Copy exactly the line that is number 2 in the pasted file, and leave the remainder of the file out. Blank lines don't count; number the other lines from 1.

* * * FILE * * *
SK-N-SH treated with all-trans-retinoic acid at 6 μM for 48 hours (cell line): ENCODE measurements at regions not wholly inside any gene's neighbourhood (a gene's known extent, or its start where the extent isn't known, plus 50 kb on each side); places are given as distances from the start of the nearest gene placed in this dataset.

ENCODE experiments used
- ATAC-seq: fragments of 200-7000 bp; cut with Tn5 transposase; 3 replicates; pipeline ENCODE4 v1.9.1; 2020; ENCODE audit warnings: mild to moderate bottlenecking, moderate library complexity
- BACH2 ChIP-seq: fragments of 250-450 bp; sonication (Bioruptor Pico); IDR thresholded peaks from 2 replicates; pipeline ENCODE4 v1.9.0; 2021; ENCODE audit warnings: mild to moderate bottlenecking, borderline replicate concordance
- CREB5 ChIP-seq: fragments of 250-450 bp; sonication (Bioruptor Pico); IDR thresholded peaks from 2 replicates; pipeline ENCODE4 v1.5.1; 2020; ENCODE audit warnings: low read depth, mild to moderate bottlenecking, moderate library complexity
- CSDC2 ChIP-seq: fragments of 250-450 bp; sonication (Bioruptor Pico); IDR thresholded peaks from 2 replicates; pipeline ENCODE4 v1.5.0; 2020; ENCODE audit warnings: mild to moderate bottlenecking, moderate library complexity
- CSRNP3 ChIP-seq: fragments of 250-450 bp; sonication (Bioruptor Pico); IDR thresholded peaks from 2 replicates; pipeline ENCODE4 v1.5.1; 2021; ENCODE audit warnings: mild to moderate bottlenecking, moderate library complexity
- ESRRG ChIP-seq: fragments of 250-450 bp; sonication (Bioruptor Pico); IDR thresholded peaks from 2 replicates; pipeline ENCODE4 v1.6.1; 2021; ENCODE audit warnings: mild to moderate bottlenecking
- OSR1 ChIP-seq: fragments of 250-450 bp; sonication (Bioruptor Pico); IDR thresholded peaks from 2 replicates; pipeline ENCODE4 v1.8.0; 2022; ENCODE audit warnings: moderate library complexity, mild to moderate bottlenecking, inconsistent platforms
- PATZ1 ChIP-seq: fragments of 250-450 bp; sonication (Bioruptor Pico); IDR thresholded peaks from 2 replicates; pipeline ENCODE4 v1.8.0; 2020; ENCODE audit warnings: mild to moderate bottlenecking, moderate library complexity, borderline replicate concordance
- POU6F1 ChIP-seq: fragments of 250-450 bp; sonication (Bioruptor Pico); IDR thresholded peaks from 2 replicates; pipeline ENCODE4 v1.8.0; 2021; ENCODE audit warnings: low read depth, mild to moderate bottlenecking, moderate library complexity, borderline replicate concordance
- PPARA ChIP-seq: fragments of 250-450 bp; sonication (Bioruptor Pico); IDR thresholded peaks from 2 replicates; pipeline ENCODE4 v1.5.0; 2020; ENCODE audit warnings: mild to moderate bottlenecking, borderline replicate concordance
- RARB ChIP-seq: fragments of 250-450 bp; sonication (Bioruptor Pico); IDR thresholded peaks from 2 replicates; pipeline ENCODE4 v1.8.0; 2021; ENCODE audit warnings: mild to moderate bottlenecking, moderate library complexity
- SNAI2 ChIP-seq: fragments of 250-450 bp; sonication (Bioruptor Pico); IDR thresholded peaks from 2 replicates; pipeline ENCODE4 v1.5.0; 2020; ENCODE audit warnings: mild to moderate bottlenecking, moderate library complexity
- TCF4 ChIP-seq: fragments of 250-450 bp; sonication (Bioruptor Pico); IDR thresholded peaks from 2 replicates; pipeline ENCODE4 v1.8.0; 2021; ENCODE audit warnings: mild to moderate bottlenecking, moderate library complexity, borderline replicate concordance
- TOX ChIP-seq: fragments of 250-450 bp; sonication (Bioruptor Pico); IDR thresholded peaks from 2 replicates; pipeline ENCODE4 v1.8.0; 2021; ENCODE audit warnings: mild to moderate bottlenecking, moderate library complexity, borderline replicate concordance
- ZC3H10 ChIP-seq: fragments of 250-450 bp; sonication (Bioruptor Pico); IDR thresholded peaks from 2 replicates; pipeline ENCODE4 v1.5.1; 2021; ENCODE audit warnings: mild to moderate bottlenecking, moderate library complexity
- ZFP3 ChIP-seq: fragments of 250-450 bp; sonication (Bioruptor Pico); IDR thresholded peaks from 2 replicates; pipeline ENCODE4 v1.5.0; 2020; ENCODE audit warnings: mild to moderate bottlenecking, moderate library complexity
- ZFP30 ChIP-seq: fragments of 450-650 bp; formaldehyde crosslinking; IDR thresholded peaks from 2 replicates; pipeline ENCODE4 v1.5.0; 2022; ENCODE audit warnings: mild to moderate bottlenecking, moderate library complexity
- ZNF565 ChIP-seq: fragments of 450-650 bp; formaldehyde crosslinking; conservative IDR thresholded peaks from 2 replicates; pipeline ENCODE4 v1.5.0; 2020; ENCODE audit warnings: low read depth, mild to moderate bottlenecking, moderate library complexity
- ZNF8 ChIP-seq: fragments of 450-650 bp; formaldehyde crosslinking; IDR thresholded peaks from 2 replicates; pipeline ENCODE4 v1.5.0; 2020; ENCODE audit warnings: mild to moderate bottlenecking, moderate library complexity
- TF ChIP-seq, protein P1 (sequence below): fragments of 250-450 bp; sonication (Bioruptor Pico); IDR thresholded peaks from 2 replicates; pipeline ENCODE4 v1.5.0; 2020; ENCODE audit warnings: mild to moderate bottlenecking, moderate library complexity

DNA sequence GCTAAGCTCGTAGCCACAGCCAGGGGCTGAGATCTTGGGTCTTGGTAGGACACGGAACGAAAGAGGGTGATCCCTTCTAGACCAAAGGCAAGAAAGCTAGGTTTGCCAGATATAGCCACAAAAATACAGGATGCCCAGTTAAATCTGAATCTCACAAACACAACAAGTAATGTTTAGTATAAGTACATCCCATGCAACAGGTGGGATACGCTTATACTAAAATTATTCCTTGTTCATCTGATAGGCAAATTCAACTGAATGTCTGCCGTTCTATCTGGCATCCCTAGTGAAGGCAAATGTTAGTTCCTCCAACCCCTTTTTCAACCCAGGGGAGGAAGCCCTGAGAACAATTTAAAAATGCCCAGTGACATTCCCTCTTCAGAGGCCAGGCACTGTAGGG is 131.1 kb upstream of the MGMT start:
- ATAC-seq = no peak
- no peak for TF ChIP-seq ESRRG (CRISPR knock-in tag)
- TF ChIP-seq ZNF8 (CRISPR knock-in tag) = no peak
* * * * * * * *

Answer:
ENCODE experiments used